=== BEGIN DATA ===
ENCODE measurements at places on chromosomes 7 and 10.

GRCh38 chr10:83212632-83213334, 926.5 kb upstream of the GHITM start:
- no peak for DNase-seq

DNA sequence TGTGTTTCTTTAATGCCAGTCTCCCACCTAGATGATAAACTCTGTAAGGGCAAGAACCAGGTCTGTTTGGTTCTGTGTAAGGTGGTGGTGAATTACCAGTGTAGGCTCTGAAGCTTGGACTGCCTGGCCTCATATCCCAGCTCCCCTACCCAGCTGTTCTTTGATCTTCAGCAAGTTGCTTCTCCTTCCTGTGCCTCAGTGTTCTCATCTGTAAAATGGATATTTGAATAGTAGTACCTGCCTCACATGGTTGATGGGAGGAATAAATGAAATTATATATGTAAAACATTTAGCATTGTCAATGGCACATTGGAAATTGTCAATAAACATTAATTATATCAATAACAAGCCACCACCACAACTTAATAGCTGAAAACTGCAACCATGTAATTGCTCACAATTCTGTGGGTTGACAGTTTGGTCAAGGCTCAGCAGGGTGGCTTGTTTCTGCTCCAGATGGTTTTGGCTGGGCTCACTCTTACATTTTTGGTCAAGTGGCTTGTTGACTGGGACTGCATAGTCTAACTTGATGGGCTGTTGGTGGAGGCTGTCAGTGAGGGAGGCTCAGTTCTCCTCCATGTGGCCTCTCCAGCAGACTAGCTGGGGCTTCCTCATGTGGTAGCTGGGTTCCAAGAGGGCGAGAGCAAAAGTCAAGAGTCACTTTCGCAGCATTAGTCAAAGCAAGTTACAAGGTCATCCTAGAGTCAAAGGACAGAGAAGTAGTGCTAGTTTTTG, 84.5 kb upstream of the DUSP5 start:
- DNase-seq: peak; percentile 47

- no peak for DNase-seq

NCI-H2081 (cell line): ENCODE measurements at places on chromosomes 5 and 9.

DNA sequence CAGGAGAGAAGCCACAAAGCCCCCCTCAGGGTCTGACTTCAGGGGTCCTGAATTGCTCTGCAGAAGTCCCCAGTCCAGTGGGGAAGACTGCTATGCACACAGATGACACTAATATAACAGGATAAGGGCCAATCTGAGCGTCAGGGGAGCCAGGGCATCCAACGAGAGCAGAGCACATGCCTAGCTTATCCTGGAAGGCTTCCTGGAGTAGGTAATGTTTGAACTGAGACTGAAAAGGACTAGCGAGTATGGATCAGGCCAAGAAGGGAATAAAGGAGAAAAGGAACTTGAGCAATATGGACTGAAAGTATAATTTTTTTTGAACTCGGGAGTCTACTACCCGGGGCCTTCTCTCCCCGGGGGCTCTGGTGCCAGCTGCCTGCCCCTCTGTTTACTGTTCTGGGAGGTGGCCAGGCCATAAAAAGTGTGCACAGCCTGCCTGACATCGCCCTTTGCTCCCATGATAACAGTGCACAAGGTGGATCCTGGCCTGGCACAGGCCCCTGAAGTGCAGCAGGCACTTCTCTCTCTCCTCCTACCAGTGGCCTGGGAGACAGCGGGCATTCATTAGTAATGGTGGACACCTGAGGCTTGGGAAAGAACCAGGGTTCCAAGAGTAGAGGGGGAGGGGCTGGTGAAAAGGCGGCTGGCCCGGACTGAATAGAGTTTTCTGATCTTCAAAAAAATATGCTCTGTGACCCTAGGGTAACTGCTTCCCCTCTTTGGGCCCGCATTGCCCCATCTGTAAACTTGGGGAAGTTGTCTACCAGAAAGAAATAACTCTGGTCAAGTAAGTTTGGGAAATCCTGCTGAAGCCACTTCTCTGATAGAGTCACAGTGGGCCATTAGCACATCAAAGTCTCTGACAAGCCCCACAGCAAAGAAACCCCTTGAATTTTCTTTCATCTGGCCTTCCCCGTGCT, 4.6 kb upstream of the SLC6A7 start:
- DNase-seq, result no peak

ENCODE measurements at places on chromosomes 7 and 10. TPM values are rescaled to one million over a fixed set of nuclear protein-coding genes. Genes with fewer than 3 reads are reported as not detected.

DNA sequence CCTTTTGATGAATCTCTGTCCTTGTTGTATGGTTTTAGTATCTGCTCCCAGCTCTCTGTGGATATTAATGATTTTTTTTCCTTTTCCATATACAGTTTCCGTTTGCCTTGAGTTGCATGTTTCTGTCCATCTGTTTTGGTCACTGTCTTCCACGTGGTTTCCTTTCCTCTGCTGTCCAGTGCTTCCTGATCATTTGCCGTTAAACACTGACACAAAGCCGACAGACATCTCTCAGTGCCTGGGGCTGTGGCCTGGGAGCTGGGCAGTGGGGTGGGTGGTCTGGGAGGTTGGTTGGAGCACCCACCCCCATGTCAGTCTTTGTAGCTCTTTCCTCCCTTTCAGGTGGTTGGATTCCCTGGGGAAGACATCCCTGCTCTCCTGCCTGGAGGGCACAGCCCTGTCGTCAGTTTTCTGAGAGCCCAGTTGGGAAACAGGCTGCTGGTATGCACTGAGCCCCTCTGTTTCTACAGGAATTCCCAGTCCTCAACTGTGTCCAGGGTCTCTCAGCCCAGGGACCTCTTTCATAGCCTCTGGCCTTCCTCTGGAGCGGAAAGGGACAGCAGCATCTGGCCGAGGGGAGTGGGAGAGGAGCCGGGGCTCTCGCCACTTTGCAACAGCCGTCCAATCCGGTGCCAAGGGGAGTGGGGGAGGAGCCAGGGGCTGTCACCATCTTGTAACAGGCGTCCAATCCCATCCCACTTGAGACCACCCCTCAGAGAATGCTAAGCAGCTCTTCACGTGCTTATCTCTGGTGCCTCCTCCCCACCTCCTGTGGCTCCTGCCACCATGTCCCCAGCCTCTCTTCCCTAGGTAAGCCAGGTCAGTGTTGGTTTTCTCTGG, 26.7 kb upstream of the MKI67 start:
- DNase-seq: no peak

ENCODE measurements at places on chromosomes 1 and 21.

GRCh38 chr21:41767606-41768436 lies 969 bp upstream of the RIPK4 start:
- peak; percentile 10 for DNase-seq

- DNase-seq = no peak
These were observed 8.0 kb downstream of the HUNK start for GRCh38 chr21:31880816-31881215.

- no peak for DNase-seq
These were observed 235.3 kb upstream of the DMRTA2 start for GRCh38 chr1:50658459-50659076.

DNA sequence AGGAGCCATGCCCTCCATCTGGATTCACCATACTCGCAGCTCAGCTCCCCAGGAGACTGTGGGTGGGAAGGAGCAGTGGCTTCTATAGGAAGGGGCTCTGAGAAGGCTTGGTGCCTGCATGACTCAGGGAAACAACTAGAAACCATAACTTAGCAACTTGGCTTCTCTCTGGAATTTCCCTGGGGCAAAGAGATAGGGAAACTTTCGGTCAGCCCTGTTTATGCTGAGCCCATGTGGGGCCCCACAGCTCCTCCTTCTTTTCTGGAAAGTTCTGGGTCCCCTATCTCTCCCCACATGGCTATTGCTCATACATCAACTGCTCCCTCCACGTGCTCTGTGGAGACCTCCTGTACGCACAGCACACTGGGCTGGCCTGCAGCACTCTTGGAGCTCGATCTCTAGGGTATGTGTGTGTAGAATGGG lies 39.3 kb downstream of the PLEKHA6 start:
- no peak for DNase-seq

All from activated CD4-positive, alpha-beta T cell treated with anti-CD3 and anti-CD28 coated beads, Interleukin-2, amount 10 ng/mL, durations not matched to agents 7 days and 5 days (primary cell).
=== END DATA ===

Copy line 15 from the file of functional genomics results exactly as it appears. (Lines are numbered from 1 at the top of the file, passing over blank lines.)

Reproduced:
- peak; percentile 10 for DNase-seq